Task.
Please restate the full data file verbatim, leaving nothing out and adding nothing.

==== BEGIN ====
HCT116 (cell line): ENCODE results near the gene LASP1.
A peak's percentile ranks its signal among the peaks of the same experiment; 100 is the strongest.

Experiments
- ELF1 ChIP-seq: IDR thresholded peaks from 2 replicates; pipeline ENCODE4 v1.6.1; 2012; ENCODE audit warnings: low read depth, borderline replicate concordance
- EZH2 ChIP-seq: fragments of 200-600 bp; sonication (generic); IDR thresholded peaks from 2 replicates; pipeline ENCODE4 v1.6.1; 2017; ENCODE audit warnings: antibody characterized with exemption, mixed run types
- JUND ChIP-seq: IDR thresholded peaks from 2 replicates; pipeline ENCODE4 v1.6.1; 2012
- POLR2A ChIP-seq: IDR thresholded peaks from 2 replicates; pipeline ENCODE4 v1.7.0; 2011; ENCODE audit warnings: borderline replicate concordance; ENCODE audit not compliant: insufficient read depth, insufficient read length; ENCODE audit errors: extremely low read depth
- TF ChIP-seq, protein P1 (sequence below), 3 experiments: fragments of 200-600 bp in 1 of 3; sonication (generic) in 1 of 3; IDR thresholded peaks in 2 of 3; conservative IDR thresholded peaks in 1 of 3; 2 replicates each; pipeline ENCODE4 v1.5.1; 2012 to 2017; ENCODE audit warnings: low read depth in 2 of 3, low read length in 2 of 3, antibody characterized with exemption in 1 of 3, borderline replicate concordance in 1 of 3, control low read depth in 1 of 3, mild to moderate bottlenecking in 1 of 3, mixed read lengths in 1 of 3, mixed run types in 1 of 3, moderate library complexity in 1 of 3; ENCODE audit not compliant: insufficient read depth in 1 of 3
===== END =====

HCT116 (cell line): ENCODE results near the gene LASP1.
A peak's percentile ranks its signal among the peaks of the same experiment; 100 is the strongest.

Experiments
- ELF1 ChIP-seq: IDR thresholded peaks from 2 replicates; pipeline ENCODE4 v1.6.1; 2012; ENCODE audit warnings: low read depth, borderline replicate concordance
- EZH2 ChIP-seq: fragments of 200-600 bp; sonication (generic); IDR thresholded peaks from 2 replicates; pipeline ENCODE4 v1.6.1; 2017; ENCODE audit warnings: antibody characterized with exemption, mixed run types
- JUND ChIP-seq: IDR thresholded peaks from 2 replicates; pipeline ENCODE4 v1.6.1; 2012
- POLR2A ChIP-seq: IDR thresholded peaks from 2 replicates; pipeline ENCODE4 v1.7.0; 2011; ENCODE audit warnings: borderline replicate concordance; ENCODE audit not compliant: insufficient read depth, insufficient read length; ENCODE audit errors: extremely low read depth
- TF ChIP-seq, protein P1 (sequence below), 3 experiments: fragments of 200-600 bp in 1 of 3; sonication (generic) in 1 of 3; IDR thresholded peaks in 2 of 3; conservative IDR thresholded peaks in 1 of 3; 2 replicates each; pipeline ENCODE4 v1.5.1; 2012 to 2017; ENCODE audit warnings: low read depth in 2 of 3, low read length in 2 of 3, antibody characterized with exemption in 1 of 3, borderline replicate concordance in 1 of 3, control low read depth in 1 of 3, mild to moderate bottlenecking in 1 of 3, mixed read lengths in 1 of 3, mixed run types in 1 of 3, moderate library complexity in 1 of 3; ENCODE audit not compliant: insufficient read depth in 1 of 3